What is good marketing and what is it supposed to achieve? While this question is certainly a loaded one, the no-frills answer is that often, a key aim of good marketing is generating positive brand experience.

From your digital content to your physical presence at trade shows, conferences, and events, all facets of marketing collectively contribute toward creating brand experience.

Ask fellow B2B marketers to define brand experience and you’ll likely receive differing answers. Helpful, right? While brand experience remains a developing area, most marketers agree on its importance. Because it affects loyalty and satisfaction through brand personality association, brand experience should be on your radar.

How people conceive of your brand and connect to it is a key metric in creating loyalty and trust. As marketers, we have to be more intentional and thoughtful in our efforts to create brand experience, because it is an important performance driver. You probably already knew that, but driving toward results is difficult. With that in mind, here are our top five tips for your team to amplify brand experience.

1. Make a Contribution With Content

How is your content solving a problem or positioning itself to answer an unmet need in your target environment? I know that’s a big question, but your answer is important for your sales and marketing teams.

A media consumption report from the University of Southern California revealed that over 74 gigabytes of content are delivered to the average consumer per day. So, the goal then becomes to differentiate yourself from the herd by making your content original and compelling. Quality is certainly more important than quantity in this regard.

Not to totally nerd out on you, but the emerging principle of agile marketing suggests that content should focus on solving problems and adding value to your brand, not just selling. In terms of brand experience, this is key. Your content should contribute to an ongoing dialogue within your space, point a way forward, or pose a compelling question in need of an answer.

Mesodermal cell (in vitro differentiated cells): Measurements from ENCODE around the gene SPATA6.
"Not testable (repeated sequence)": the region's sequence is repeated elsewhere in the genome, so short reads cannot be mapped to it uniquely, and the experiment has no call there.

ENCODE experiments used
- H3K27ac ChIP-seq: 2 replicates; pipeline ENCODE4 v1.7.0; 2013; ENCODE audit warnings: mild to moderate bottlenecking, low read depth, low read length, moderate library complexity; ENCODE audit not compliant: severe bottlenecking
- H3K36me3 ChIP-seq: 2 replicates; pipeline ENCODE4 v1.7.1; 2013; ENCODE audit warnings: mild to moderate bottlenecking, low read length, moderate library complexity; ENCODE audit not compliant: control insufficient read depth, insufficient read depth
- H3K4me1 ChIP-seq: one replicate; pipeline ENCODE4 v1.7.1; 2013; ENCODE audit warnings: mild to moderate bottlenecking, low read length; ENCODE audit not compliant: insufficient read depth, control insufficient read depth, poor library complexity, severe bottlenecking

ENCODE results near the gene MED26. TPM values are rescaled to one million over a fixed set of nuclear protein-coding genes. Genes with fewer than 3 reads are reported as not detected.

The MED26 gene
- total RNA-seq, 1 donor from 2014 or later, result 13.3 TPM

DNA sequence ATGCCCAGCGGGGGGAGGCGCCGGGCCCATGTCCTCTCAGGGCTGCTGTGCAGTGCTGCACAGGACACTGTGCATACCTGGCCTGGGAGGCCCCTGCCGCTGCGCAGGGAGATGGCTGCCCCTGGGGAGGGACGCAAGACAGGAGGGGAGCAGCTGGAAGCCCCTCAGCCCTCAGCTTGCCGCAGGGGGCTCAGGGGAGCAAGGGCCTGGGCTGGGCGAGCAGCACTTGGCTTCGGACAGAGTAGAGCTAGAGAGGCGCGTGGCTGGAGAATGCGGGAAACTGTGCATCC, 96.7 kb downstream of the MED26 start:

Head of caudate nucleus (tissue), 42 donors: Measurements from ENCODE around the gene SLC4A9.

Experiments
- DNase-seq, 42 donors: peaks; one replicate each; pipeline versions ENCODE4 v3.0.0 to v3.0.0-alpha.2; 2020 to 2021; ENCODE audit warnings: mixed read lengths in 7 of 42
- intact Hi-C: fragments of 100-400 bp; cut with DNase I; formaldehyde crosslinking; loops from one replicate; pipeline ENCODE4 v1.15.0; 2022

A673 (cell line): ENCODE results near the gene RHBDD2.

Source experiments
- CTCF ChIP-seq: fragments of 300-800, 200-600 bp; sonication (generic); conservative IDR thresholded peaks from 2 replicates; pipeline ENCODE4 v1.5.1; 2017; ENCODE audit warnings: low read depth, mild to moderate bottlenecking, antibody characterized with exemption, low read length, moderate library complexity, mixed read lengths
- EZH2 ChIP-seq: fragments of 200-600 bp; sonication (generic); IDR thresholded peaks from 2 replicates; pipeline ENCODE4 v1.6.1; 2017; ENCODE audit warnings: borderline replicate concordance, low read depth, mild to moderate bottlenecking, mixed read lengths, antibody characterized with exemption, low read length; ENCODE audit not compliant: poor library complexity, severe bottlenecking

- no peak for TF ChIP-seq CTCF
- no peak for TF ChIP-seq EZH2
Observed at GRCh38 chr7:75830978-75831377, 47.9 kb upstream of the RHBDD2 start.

Eighty-two percent of senior marketing executives report that content is a significant driver in their buying decisions. Help your sales team attract and convert leads with great content, because if your content does not help your target audience solve their problems or does not provide actionable insight and value to them, then you’ll be operating at a major deficit.

2. Position Your Content for Maximum Impact

How do you share your content with customers and potential prospects?

Many B2B marketers rely on cyclical campaigns to promote a solution or idea, linking content to it; however, conceptualizing an overall program that campaigns nest into is an important rhetorical strategy for your marketing efforts. Campaigns strung together do not constitute a strategy. As difficult as it can be, do spend time coordinating with your sales team to develop an overarching, long-term plan with measurable goals to guide your content.

A recent report from DemandGen indicates that personalized content generates 20 percent more sales opportunities than generic content. So however you share your content, be intentional about it and tailor it to your audience. This will not only create more positive brand experience, but it will also generate loyalty and trust.

In terms of sharing content, thinking about marketing as an ecosystem rather than a linear path is important. The average B2B buyer is 57 percent through the purchase decision before engaging a supplier sales rep. With this data in mind, allowing content time to marinate and cycle through your ecosystem requires patience. As painful as that may be, trust me that it will pay off in the long-run since more buyers are relying on their own research before reaching out.

3. Design is Make-It-Or-Break-It